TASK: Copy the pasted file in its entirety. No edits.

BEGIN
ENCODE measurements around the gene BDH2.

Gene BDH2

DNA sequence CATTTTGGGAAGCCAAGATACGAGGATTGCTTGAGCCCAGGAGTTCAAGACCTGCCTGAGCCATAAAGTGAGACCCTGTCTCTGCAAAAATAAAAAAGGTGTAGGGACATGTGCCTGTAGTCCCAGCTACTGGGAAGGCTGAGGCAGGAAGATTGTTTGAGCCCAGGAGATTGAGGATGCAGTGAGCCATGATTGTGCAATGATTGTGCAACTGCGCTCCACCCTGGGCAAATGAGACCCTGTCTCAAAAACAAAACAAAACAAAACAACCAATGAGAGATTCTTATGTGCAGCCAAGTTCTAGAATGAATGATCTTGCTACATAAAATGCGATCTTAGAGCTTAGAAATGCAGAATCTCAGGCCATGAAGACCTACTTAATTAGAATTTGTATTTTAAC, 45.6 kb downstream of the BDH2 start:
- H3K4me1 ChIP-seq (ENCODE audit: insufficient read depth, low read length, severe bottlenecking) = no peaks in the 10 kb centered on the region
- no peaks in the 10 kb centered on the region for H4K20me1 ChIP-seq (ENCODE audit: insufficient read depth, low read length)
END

ENCODE measurements around the gene BDH2.

Gene BDH2

DNA sequence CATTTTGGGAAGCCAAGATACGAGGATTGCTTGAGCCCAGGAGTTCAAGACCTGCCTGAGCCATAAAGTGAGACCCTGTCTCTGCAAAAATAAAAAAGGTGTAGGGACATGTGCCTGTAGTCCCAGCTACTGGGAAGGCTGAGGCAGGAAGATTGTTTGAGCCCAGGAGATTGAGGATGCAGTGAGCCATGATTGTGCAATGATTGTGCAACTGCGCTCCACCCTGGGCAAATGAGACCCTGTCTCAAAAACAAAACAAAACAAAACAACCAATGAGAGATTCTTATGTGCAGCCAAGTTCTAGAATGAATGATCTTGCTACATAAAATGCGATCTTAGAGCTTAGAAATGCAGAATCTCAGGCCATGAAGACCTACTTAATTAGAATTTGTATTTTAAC, 45.6 kb downstream of the BDH2 start:
- H3K4me1 ChIP-seq (ENCODE audit: insufficient read depth, low read length, severe bottlenecking) = no peaks in the 10 kb centered on the region
- no peaks in the 10 kb centered on the region for H4K20me1 ChIP-seq (ENCODE audit: insufficient read depth, low read length)